Older ASE Coin Values

FPrice

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Do older ASEs command higher prices than 2015 coins? I am curious because I am watching an auction of five coins (2010, 2011, 2012, 2013, and 2014) which seems to have a higher asking price per coin than single 2015 coins.

Thanks.
 

pmbug

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That depends upon whether you are selling to a collector or a stacker. Some coins, depending upon condition and rarity/availability might command a numismatic premium over and above the bullion value to collectors. Stackers only care about condition so far as whether the coin contains the right amount of metal it is supposed to contain. They are buying for the bullion, not for "collector value".

I don't know that numismatic premiums (or the collectors market) will mean much (survive) should TSHTF and the real insurance/hedge value of metals be realized. YMMV.
 

ancona

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For my purposes, silver is silver. The old ones are the same as the new ones as far as I'm concerned, but there are those who will argue to the point of fisticuffs that I am wrong. It is a personal thing.
 

FPrice

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Yeah, after I read what I had posted I kinda started thinking along those lines.

My main purpose(s) for buying PMs is as a hedge against a dark future and have a few more items of intrinsic value....just in case. I am not necessarily adverse to being a collector, but I really don't have the money for that.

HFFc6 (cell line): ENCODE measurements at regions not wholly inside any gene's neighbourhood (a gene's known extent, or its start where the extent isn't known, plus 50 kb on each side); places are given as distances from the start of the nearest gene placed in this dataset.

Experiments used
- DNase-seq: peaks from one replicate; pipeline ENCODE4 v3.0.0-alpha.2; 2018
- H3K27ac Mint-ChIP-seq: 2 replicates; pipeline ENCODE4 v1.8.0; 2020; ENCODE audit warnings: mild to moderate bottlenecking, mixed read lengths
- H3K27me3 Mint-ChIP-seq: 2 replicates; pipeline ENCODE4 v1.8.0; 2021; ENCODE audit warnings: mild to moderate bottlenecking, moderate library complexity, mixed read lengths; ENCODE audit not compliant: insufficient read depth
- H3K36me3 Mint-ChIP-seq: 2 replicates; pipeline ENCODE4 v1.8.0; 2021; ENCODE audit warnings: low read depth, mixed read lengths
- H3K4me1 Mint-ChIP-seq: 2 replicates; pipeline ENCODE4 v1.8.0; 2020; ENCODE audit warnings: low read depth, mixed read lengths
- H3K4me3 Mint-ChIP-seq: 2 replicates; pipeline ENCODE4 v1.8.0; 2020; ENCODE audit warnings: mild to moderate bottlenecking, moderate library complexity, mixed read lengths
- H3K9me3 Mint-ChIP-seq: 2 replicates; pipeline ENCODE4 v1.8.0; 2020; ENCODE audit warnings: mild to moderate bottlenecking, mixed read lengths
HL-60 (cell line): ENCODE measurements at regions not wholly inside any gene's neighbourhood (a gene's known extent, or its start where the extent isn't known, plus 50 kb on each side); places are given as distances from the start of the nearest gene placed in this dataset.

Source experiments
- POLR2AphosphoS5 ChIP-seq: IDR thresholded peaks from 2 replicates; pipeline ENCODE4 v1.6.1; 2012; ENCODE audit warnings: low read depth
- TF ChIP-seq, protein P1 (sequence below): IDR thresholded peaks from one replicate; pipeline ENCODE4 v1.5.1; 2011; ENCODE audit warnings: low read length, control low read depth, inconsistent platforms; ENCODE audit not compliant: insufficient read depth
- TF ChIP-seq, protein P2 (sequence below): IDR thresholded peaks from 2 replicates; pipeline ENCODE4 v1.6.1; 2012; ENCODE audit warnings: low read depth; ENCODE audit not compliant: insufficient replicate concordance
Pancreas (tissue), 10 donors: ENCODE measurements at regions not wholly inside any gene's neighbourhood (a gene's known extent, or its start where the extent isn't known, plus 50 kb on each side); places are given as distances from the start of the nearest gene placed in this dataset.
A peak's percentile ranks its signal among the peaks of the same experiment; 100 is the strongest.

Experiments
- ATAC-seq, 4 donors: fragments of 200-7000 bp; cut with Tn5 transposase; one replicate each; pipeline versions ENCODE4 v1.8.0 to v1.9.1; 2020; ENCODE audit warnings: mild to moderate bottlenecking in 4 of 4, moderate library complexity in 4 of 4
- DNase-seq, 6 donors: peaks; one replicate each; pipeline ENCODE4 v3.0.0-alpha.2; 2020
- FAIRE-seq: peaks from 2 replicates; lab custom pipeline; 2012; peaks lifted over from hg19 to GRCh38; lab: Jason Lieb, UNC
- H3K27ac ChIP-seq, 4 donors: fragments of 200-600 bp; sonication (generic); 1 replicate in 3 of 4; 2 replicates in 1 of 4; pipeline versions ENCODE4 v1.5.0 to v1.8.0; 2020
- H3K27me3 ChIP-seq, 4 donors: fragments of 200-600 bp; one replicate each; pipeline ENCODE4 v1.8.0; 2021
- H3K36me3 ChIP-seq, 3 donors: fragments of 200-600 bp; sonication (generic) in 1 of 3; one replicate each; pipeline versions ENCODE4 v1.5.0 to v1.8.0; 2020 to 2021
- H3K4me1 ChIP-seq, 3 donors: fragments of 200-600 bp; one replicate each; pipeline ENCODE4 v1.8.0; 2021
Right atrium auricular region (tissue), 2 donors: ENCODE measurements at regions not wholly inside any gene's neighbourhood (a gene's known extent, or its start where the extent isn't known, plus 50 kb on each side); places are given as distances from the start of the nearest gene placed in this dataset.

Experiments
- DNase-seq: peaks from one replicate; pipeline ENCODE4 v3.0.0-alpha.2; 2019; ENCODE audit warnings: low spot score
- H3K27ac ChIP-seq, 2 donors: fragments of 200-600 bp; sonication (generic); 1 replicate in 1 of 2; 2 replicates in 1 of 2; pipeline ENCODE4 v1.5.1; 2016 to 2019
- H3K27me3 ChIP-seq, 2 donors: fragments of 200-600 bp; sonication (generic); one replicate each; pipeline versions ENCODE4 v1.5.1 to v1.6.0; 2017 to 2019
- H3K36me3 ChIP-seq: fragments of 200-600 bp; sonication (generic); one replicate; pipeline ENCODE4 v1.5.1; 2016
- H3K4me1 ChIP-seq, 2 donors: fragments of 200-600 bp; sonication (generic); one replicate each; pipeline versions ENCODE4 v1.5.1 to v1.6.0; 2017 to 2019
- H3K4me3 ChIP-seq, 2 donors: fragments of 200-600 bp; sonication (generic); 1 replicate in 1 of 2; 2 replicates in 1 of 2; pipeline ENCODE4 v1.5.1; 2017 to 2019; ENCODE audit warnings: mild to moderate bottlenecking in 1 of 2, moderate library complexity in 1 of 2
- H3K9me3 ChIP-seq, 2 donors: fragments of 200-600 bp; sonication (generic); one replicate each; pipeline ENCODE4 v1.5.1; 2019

FPrice

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What about mint marks? I have seen some ASEs with a "W" on the reverse side, to the lower left of the Eagle. I assume this means a West Point produced coin. Is this the only significance? Are they worth any more that non-marked coins?
 

pmbug

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Yes, the mint mark identifies which mint produced the coin. The West Point mint stopped producing Eagles for a few years, so collectors were interested in coins from that mint when it started up again.

I'm not interested in the collectors market though, so I don't really pay much attention to the ups and downs of numismatic premiums.
 
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